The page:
[VOA] Cameroon separatists said the release of more than 300 fighters ordered by President Paul Biya is not enough to stop the war that has killed at least 2,000 people in the central African state.
A HUGE JET of flame bursting from the Kaombo Norte oil platform lights up the sea some 260km (160 miles) off the coast of Angola. The processing platform, part of a $16bn project that takes oil from wells drilled under nearly 2km of water, ought to be one of the crowning achievements of an industry that has endured 27 years of civil war
[East African] Kenya and Uganda are among 11 countries to pledge $32 million to the Global Fund ahead of its annual fundraising scheduled for October in France.
“ELEPHANTS EXCITE most children,” says Timex Moalosi, the chief of Sankuyo, in northern Botswana. “But not ours.” Since the country’s former president, Ian Khama (pictured, left), suspended game-hunting in 2014, pachyderms have besieged the village, stomping crops and scaring kids. The destruction upset residents, as did the loss of income from selling permits to gun-wielding tourists
AN EXPLOSION AND subsequent fire in the early hours of August 25th in Beirut’s Dahiye neighbourhood led to fevered speculation. Were they caused by two quadcopter drones, one of which was captured in a shaky video moments before
FRANTZ FANON, a great theorist of colonialism, wrote that “every colonised people…finds itself face to face with the language of the civilising nation.” This confrontation can persist years after independence. Just ask Morocco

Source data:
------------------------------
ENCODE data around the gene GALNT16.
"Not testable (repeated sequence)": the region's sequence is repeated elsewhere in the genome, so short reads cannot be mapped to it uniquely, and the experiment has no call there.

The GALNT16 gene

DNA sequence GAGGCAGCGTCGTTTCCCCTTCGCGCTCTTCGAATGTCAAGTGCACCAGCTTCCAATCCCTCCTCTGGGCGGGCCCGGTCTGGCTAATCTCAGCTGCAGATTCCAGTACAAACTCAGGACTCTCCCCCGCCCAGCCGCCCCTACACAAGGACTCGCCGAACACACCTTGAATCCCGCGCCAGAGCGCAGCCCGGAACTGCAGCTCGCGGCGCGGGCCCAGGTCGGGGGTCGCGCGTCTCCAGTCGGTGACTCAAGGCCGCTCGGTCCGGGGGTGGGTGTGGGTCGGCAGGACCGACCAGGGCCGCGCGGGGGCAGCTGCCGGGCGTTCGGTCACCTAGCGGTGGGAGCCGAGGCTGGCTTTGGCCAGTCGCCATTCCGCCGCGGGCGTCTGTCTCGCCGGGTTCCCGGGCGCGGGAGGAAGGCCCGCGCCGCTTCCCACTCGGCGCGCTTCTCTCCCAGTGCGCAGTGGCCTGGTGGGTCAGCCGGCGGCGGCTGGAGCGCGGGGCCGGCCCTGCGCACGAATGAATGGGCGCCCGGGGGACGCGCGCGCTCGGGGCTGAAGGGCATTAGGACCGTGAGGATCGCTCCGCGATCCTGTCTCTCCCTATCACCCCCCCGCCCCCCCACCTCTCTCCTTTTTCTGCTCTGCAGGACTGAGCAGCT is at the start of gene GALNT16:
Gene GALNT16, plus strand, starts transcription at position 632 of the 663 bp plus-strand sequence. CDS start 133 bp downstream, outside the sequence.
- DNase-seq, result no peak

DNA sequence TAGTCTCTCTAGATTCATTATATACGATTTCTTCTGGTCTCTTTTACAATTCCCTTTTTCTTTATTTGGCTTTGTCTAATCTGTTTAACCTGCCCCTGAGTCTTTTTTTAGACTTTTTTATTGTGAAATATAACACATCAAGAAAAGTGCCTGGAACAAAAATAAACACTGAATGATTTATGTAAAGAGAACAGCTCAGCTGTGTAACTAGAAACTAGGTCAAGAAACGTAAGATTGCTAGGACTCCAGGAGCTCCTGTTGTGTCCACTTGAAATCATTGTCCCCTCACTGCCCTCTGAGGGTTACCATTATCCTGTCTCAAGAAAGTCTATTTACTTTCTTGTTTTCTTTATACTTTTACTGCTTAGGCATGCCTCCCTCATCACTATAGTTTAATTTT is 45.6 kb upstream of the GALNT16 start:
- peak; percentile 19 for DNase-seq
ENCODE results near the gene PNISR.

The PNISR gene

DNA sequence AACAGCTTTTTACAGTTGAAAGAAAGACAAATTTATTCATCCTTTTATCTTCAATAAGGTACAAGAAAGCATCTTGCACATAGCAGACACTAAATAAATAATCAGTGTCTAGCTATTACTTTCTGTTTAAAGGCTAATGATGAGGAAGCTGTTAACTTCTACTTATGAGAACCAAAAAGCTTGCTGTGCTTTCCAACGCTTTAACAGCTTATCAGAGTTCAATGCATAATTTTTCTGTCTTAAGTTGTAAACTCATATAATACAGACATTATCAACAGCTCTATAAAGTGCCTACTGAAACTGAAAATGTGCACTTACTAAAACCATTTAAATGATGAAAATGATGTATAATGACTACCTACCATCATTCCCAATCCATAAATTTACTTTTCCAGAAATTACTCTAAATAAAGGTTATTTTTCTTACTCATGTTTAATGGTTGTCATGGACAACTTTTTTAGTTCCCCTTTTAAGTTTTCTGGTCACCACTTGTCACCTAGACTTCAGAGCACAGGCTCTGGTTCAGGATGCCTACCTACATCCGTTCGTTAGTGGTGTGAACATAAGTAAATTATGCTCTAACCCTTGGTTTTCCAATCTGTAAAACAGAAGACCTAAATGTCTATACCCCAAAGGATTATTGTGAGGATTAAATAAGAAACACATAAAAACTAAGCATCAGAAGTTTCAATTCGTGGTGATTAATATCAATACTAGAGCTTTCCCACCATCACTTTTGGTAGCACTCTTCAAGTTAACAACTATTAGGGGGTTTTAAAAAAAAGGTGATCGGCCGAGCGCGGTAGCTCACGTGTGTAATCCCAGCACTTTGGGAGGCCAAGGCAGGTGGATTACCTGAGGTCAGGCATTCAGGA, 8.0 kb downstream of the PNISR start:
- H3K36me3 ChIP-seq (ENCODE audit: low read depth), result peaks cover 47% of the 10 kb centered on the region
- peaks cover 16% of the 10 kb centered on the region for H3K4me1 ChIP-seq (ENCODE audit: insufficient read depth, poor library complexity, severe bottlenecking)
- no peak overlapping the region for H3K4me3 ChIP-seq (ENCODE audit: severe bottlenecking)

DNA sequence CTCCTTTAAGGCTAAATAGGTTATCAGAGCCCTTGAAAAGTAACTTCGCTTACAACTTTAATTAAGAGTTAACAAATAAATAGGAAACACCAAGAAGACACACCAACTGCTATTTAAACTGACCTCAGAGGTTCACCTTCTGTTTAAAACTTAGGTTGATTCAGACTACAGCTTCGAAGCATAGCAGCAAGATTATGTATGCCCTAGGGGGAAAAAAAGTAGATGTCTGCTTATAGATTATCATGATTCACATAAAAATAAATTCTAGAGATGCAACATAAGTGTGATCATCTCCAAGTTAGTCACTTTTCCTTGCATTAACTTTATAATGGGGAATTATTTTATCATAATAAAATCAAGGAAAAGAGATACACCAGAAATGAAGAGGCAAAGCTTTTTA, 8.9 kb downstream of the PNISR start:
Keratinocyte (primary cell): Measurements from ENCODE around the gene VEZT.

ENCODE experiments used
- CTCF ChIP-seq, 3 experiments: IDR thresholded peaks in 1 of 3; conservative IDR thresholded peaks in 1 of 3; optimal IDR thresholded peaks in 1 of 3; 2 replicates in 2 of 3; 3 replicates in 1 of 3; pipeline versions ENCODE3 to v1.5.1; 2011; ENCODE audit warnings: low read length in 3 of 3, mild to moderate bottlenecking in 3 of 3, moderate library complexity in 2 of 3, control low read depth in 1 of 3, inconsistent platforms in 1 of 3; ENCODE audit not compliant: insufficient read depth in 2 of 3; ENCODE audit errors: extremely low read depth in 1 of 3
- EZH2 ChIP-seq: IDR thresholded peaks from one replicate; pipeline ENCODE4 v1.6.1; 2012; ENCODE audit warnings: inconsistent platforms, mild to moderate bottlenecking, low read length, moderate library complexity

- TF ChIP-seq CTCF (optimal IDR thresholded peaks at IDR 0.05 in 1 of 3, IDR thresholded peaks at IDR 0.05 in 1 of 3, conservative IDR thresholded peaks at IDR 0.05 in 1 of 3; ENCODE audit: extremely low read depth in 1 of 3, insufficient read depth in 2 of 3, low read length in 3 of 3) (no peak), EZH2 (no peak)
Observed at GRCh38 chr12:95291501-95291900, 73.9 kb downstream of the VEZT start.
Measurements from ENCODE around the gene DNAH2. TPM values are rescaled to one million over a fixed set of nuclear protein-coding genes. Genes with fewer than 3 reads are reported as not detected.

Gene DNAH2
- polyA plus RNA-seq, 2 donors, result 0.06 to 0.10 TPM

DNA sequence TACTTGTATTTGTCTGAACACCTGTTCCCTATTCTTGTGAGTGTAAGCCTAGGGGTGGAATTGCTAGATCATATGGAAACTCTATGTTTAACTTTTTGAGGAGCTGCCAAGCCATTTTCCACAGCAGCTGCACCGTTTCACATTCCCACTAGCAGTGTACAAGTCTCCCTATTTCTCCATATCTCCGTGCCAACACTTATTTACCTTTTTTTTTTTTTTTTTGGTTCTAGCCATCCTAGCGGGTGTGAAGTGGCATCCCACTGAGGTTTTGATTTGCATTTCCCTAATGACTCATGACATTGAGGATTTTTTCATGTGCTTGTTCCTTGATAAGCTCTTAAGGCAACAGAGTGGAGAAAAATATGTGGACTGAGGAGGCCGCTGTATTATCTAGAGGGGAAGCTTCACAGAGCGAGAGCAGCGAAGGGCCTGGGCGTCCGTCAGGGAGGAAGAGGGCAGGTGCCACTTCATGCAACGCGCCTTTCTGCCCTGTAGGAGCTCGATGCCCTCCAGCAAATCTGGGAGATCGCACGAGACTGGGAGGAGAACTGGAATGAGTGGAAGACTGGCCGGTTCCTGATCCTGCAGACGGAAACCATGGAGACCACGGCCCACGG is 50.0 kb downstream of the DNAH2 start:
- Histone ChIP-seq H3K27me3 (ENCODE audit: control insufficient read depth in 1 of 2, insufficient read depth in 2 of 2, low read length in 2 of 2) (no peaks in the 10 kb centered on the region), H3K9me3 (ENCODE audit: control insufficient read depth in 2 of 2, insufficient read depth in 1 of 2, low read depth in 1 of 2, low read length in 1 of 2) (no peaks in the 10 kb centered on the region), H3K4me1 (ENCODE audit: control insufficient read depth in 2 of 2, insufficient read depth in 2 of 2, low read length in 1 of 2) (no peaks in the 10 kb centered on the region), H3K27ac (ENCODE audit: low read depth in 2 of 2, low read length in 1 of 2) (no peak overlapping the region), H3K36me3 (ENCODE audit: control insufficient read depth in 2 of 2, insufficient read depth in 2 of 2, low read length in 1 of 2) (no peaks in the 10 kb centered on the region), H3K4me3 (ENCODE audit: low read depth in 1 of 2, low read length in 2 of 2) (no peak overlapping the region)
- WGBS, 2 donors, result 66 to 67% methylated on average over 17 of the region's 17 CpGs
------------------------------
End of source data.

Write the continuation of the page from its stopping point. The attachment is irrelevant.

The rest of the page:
[Deutsche Welle] Global Witness has uncovered evidence linking the president’s son, Denis Christel Sassou-Nguesso, to the embezzlement of millions of dollars. The Republic of Congo is no stranger to high profile corruption accusations.
[RFI] Tunisia’s liberal Prime Minister Youssef Chahed has thrown his hat into the ring to become the country’s next president following the death of Beji Caid Essebsi last week. Chahed joins a host of other candidates, whose first task will be to fix the economy.
[RFI] The Islamic State group claimed responsability for the double suicide attacks in Tunisia’s capital, Tunis on Thursday, according to US-based monitor SITE Intelligence Group. Meanwhile, President Essebsi was hospitalised after being taken ill soon after the attacks.
[Council on Foreign Relations] Washington, DC -Nigeria and South Africa have been the two African countries of greatest strategic importance to the United States. They are the two largest economies on the continent, and a major venue for U.S.